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Help Jorge Luque Fight Cancer

$35,465 of $60,000 goal

Raised by 347 people in 12 months
Created April 6, 2018
Fundraising team
on behalf of Jorge Luque Martin
Imagine searching your whole life for meaning and a deeper purpose.  Imagine you find it in more ways than one.  You discover that God is calling you to serve him as a priest in the Orthodox Christian church and has, along the way, introduced you to a woman with whom to share this incredible journey!  A woman who has the same hopes and who has been waiting for you all of her life! You fit together beautifully in Christ's love and begin planning a life together.  Imagine you learn that you have a very aggressive form of cancer.  Imagine making sense of all the blessings paired with this awful news!

Please read Jorge's story of discouragement, hope, despair, and determination.  Please be a part of his hope, his blessing, and his healing. 

 
Jorge Luque Martin came from Spain 2 years ago to study for the priesthood at Holy Trinity Orthodox Seminary in Jordanville, New York.  After two months there, he began suffering intense headaches and double vision with added blurriness.  To ease the pain, he could only find rest and sleep by sitting upright on a couch in the lounge of his dorm.  After 2 weeks, the abbot insisted he go to the hospital.  When it was clear to the nurses that he was having trouble filling out the intake forms, since he was not able to write his name due to the double vision, a mass in his brain was immediately suspected. Pain meds helped him get some rest that night. An MRI the following morning revealed that a tumor was surrounding the pituitary gland.

The following week, surgeons removed the rather large tumor in pieces through the nose.  The tissue of the tumor was “dead,” and the pathology of the biopsy was not sufficient to determine if it was a benign tumor or a cancer.  The neurosurgeon thought that in all likelihood it was a benign tumor.  Jorge was excited to return to normalcy, resuming his rigorous schedule of classes the next day after being discharged from the hospital, as well as church services, (at 6am every day,) and work . Right after his release, the Hawaiian Iveron Icon was at Jordanville and Jorge was blessed by venerating it.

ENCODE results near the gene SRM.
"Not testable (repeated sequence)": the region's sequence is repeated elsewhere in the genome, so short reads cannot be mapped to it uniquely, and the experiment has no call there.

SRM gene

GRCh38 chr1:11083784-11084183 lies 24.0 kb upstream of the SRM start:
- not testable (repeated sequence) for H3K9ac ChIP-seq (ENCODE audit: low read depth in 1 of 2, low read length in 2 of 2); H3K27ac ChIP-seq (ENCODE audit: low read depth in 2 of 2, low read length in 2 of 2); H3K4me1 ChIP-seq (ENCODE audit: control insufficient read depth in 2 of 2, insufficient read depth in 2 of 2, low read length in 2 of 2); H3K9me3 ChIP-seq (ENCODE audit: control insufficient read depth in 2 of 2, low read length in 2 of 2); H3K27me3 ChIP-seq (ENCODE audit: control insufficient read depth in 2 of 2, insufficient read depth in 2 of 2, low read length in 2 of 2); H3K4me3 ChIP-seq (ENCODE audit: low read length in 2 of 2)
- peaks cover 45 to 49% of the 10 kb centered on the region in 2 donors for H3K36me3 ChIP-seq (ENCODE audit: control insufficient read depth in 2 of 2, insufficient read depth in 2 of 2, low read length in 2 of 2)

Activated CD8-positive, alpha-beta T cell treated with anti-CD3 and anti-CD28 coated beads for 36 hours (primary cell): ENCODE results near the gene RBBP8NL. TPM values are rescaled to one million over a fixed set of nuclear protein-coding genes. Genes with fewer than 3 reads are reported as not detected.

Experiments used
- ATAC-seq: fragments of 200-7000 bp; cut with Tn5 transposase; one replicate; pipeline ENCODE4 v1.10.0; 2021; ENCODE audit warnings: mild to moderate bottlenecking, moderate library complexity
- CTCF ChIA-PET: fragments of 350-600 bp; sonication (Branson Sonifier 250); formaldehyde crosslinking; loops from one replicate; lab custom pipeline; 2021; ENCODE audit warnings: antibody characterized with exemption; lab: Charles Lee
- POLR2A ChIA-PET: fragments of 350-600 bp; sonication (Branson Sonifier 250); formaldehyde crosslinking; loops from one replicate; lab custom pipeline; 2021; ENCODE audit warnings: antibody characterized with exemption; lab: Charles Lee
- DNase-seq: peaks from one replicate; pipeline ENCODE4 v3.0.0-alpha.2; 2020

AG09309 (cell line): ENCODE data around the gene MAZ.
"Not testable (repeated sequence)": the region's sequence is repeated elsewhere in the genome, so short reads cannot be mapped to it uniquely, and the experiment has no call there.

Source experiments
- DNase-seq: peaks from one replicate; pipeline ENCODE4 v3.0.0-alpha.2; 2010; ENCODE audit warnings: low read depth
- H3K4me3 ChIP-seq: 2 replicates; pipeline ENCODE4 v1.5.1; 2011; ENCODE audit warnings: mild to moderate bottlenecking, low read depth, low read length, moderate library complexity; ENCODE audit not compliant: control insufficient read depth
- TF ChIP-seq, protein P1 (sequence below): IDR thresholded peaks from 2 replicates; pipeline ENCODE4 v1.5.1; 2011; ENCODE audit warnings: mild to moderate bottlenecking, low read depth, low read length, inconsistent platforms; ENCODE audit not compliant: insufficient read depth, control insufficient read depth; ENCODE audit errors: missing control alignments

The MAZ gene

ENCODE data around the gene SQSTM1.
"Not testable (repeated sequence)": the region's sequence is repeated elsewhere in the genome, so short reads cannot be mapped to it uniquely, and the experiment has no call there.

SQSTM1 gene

At seminary, he was the happiest so far in his life and was determined to continue recovering, despite the fact he still suffered from a crossed eye and no peripheral vision.  Simple tasks like picking up a cup or pouring coffee proved difficult, so Jorge got creative and kept only one eye open.  As a result, he had no depth perception and fell more easily.  After a neurosurgeon and an ophthalmologist told him he would probably not regain normal sight, Jorge felt depressed and exhausted.

Other first year seminarians were planning a 6 hour road trip to New Jersey, and although Jorge was not feeling up to it, he joined them, not knowing a great blessing awaited him.  When they arrived, the Hawaiian Iveron icon was there, readily streaming myrrh from even the case.  He was thankful to venerate it again.  At lunch, a priest-monk looked at him and said, “You don’t know yet, but you will see that you are going to get a huge blessing from this trip.”

Less than 2 weeks later, Jorge travelled by train to his Wisconsin home parish for Christmas break.  While on the train, his eyes suddenly began seeing normally and were no longer crossed.  Glory to God!

However, just 1 ½ months after the surgery, Jorge began feeling pain in the tip of his nose.  The pain grew to an excruciating level when touched.  The pain was extremely intense and increased its coverage to the sinuses and head, causing a recurrence of headaches.  Jorge battled through the pain, not telling anyone, and finished his first year.

That summer, while at home with his Wisconsin family, a lump appeared on the nostril through which they had extracted the pituitary tumor.  Jorge continued the gardening work which he found was a good distraction from the pain.  Between strenuous gardening and pain meds, he was able to ignore the difficulties a little.  He visited some free clinics that told him he had either a serious sinus infection or MERSA and merely prescribed him antibiotics.  He was convinced the new growth was just a cyst.

On his return to Jordanville, he detoured through Indianapolis to meet a nice girl his godfather had told him about.  It was a short but sweet visit.  He thought Stefanida may just be the person he had waited for his whole life.  He was right.  But that’s another story.

When he reached Jordanville to begin his second year of studies, Jorge made an appointment with his ear, nose and throat (ENT) doctor to get to the bottom of his new problems.  The ENT took a biopsy and at first glance was leaning toward a cancer diagnosis.  While waiting for confirmation, Jorge drove to Indianapolis to see Stefanida and fell in love. This visit bolstered his courage to endure the next trial.

A couple weeks later, Stefanida and her father drove to New York to be with him at his follow up appointment at which they learned it was indeed cancer.  Another 2 weeks later, Jorge underwent 8 hours of surgery to remove part of his nose.  Two weeks after that a 12 hour surgery to reconstruct his nose was done, using blood vessels and skin from an arm, skin from a leg, and bone from one of his ribs.